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After Moving Classes Online Temporarily, UW Campuses Are Seeing Fewer Coronavirus Cases

In-Person Learning Resumes After 2-Week Pauses At UW-Madison, UW-La Crosse, UW-River Falls

Blue painter's tape blocks off a doorway. several signs indicate that people should not enter.
Tape blocks off the entryway to Coate Hall on Friday, Sep. 11, 2020, in La Crosse. Students living in the residence hall were ordered to shelter in place due to COVID-19. Angela Major/WPR

Three University of Wisconsin campuses are mostly back to normal after COVID-19 spikes forced administrators to halt in-person classes and quarantine residence halls for two weeks. So far, the number of students testing positive at UW-Madison, UW-La Crosse and UW-River Falls has decreased substantially.

UW-Madison Chancellor Rebecca Blank announced on Sept. 9 — one week after the start of the fall semester — that classes would go online from Sept. 14 through Sept. 25. The announcement came after the campus’ dashboard showed 290 students tested positive for COVID-19 in a single day.

Blank also quarantined two residence halls and a number of off-campus fraternities and sororities.

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The next week, on Sept. 13, UW-La Crosse announced it was moving classes online for two weeks and ordering students in dorms to shelter in place. That day, the UW System COVID-19 Dashboard showed the campus reporting 105 positive cases out of 279 total tests for a positivity rate of nearly 38 percent.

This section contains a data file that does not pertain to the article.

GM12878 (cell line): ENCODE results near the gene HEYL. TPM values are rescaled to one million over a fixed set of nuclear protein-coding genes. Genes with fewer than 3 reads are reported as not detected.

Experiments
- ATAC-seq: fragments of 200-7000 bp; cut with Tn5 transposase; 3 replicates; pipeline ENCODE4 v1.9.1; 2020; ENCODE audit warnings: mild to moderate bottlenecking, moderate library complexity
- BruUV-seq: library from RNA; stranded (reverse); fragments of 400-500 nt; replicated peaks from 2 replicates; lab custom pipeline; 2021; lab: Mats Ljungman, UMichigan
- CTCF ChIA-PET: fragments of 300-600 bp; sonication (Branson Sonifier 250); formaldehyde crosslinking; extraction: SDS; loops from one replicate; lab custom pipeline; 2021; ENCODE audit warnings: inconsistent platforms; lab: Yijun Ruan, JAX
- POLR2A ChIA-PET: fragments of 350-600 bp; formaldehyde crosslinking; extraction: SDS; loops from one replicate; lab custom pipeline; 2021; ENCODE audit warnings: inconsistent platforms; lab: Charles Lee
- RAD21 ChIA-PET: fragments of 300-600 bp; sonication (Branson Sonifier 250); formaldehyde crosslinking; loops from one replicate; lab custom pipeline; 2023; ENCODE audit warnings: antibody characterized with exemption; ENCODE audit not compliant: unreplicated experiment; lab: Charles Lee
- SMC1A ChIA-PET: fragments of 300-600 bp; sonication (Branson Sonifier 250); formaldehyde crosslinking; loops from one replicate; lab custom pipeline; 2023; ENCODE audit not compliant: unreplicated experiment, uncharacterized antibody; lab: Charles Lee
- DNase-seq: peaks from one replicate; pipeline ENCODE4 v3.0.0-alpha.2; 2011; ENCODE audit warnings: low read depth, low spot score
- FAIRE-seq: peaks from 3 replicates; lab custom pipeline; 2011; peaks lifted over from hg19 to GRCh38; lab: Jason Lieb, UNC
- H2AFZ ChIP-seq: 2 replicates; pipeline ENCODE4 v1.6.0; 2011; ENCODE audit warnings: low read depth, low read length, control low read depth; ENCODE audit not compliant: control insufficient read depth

Then, on Sept. 18, UW-River Falls temporarily paused in-person learning and quarantined dorms after 76 students were reported as testing positive by the UW System.

In the weeks since, the three UW campuses largely shuttered campus operations and the numbers of students testing positive for coronavirus has decreased sharply. The UW System’s dashboard shows that for Tuesday, UW-La Crosse reported three positives, UW-Madison reported two positives and UW-River Falls reported a single case.

On Monday, UW-River Falls and UW-La Crosse resumed in-person classes and lifted quarantines on residence halls. UW-Madison resumed in-person classes on Sept. 28.

UW-River Falls Interim Chancellor Connie Foster said the decision to halt in-person classes and quarantine residence halls came after health officials noticed an outbreak in a dorm and were faced with having to test 350 students per day to stay ahead of the virus.

“We just did not have the capacity to handle those numbers,” said Foster. “To be honest, we didn’t have enough contact tracers. We didn’t have, at that time, disease investigators. We didn’t have the isolation spaces.”

Foster said the two-week pause gave UW-River Falls time to bolster its testing capacity to between 250 and 300 per day and to more than double the number of campus contact tracers. She said the university also greatly increased the number of available rooms for isolating students by clearing out a residence hall and having them move to other dorms.